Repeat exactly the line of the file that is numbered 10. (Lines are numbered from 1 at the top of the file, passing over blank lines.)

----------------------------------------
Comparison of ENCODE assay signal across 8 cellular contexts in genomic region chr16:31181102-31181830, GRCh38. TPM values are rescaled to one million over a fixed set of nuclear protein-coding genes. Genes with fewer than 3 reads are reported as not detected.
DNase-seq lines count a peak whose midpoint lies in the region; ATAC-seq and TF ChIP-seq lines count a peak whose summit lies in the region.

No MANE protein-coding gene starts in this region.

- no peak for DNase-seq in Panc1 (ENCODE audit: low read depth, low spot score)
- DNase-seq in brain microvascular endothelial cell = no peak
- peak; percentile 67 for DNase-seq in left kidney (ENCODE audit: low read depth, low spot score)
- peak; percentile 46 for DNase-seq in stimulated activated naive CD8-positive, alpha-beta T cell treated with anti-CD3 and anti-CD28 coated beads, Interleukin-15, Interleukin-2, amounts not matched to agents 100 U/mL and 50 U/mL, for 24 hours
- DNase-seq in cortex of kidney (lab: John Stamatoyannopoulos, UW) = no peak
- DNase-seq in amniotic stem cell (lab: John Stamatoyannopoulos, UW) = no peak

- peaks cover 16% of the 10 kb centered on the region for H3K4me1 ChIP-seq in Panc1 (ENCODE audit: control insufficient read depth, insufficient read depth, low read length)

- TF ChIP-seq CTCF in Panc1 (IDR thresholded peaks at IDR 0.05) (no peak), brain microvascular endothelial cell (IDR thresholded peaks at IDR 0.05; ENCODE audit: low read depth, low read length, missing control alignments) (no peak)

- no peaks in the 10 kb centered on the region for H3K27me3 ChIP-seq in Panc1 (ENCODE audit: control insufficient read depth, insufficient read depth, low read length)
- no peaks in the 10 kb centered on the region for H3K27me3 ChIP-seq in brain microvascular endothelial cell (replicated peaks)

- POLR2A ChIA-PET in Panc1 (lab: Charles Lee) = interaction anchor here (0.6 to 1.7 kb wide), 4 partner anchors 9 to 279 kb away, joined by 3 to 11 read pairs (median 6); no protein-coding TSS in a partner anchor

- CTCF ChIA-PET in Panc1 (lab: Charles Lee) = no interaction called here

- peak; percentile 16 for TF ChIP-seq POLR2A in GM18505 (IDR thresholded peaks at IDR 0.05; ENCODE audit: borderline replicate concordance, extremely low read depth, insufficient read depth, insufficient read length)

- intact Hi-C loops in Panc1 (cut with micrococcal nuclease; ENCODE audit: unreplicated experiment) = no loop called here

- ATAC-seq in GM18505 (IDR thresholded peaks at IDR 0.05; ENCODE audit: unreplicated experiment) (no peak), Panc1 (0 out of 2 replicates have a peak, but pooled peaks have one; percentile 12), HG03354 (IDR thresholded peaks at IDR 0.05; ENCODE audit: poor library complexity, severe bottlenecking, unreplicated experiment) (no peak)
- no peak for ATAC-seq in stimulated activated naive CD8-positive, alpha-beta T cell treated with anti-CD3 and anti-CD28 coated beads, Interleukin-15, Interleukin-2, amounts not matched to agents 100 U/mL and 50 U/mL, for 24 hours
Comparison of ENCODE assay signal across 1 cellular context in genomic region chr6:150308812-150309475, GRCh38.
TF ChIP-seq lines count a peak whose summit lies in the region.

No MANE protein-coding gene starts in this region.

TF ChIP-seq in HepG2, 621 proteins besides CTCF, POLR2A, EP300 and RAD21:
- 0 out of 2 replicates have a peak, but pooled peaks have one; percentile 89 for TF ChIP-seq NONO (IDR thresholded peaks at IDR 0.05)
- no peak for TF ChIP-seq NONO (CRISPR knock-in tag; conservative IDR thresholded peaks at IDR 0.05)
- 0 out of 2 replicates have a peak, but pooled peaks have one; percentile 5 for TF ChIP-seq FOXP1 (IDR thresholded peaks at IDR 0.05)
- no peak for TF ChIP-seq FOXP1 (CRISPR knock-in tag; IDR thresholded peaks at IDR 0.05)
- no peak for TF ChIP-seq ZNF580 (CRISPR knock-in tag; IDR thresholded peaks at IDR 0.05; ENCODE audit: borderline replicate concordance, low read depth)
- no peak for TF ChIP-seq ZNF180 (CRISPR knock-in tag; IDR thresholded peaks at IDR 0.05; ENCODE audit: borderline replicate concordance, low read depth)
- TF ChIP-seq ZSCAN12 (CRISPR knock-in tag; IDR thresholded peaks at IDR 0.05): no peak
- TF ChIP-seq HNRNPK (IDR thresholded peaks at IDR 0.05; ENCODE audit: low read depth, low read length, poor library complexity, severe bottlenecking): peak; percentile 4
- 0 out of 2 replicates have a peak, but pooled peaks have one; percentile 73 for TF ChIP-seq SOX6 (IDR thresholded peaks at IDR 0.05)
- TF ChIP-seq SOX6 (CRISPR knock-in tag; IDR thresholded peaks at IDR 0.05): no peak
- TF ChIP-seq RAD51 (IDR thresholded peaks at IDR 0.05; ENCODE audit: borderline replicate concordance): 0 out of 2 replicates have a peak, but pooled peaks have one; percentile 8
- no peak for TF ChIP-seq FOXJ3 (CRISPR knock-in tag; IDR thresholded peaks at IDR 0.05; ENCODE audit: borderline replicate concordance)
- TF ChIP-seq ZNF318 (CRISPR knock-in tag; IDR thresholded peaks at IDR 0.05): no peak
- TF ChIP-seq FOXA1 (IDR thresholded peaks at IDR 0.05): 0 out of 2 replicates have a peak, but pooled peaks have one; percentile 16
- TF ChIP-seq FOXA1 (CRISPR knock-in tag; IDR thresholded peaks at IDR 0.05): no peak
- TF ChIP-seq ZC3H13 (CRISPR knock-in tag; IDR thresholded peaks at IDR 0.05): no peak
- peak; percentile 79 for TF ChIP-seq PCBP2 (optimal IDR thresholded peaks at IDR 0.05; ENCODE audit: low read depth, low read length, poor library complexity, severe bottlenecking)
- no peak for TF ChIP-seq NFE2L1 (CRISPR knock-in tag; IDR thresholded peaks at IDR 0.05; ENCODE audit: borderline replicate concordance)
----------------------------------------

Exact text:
- peaks cover 16% of the 10 kb centered on the region for H3K4me1 ChIP-seq in Panc1 (ENCODE audit: control insufficient read depth, insufficient read depth, low read length)